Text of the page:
The Snooping Goes Beyond Phone Calls

How the government sidesteps the Privacy Act by purchasing commercial data

Furor and confusion over allegations that major phone companies have surrendered customer calling records to the National Security Agency continue to roil Washington. But if AT&T Inc. (T ) and possibly others have turned over records to the NSA, the phone giants represent only one of many commercial sources of personal data that the government seeks to "mine" for evidence of terrorist plots and other threats.

The Departments of Justice, State, and Homeland Security spend millions annually to buy commercial databases that track Americans' finances, phone numbers, and biographical information, according to a report last month by the U.S. Government Accountability Office, the investigative arm of Congress. Often, the agencies and their contractors don't ensure the data's accuracy, the GAO found.

Buying commercially collected data allows the government to dodge certain privacy rules. The Privacy Act of 1974 restricts how federal agencies may use such information and requires disclosure of what the government is doing with it. But the law applies only when the government is doing the data collecting.

"Grabbing data wholesale from the private sector is the way agencies are getting around the requirements of the Privacy Act and the Fourth Amendment," says Jim Harper, director of information policy studies at the libertarian Cato Institute in Washington and a member of the Homeland Security Dept.'s Data Privacy & Integrity Advisory Committee.

The Justice Dept. alone, which includes the FBI, spent $19 million in fiscal 2005 to obtain commercially gathered names, addresses, phone numbers, and other data, according to the GAO. The Justice Dept. obeys the Privacy Act and "protects information that might personally identify an individual," a spokesman says. Despite the GAO's findings, a Homeland Security spokesman denies that his agency purchases consumer records from private companies. The State Dept. didn't respond to requests for comment.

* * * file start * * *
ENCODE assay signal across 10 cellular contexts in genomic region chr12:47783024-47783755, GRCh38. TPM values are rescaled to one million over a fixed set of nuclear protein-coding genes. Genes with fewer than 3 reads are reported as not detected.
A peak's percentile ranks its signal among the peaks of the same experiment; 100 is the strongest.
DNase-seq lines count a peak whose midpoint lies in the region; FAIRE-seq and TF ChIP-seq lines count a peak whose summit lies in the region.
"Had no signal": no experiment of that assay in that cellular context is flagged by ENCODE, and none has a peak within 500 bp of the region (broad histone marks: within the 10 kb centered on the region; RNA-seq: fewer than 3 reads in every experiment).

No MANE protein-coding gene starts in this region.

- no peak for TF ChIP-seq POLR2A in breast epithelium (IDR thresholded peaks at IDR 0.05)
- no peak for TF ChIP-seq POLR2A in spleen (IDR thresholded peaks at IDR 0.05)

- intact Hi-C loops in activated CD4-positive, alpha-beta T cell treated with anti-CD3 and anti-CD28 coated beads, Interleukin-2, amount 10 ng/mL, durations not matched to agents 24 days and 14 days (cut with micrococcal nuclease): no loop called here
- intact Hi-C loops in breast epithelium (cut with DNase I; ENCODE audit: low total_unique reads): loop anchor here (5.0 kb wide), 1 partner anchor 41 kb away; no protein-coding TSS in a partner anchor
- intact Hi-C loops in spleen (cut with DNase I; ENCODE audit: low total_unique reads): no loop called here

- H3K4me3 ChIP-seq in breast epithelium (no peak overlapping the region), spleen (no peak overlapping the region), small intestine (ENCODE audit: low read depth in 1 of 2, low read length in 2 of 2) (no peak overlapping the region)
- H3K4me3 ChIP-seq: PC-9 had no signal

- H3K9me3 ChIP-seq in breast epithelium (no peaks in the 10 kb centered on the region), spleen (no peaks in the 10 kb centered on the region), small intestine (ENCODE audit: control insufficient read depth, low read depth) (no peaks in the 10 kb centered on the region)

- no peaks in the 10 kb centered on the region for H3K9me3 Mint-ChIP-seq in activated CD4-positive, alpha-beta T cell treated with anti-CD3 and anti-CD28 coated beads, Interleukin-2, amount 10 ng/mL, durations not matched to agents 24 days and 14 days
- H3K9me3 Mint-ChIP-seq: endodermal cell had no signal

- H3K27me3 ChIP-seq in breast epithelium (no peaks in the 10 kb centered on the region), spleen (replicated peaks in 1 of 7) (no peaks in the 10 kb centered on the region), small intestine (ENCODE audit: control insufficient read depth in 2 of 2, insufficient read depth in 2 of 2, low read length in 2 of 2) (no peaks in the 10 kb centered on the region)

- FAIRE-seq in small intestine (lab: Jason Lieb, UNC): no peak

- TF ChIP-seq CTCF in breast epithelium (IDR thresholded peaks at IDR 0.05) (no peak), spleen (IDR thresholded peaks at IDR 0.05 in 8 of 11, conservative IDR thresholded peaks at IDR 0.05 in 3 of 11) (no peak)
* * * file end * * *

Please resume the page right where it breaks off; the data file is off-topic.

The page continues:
A number of lawmakers from both parties are calling for investigations of the role of phone companies and the NSA in domestic surveillance. BellSouth Corp. (BLS ) and Verizon Communications (VZ ) have denied turning over bulk call records to the agency, although their carefully worded statements contained some ambiguities. AT&T said that when it helps the government, it does so strictly within the law. On May 11, USA Today reported that the three telecom titans cooperated with NSA surveillance efforts.

But in the face of the uproar over the issue, others on Capitol Hill are pushing for more government data collection. House Judiciary Committee Chairman F. James Sensenbrenner (R-Wis.) is drafting legislation to require ISPs to amass information about users' Web-surfing habits to assist government investigations. Executives at companies that fail to comply could be subject to up to a year in prison.

Other players in the information world that could get more attention in coming days are little-known firms that help telecom industry clients comply with government investigations. That's a small part of what a company called NeuStar Inc. (NSR ) does.


Based in Sterling, Va., NeuStar has developed a lucrative niche in the routing of millions of phone calls a day from one carrier to the next. "Nearly every telephone call placed is routed using NeuStar's system, and every telecommunications service provider is one of NeuStar's customers," the company's Web site states. NeuStar doesn't keep records of the calls it handles, a spokeswoman says.

Now NeuStar is seeking to profit from increased post-September 11 government pressure on telecoms to turn over data. Last year it acquired Fiducianet Inc., which helps phone company clients comply with "subpoenas, court orders, and law enforcement agency requests under electronic surveillance laws," according to a February, 2005, NeuStar press release. NeuStar says this part of its business accounts for less than 1% of total revenue. The company went public last June and reported 2005 revenue of $242.5 million.

NeuStar also provides services to federal agencies, but CEO Jeff Ganek says it hasn't done so for the NSA. The company has "absolutely nothing to do with any of the surveillance that's currently being discussed on Capitol Hill," Ganek stresses. All told, government contracts provide less than 2% of NeuStar's revenue, the company spokeswoman says. Government agencies sometimes seek NeuStar's help in identifying phone carriers that investigators plan to subpoena, she says, adding, "We do not provide any other information."

By Lorraine Woellert and Dawn Kopecki

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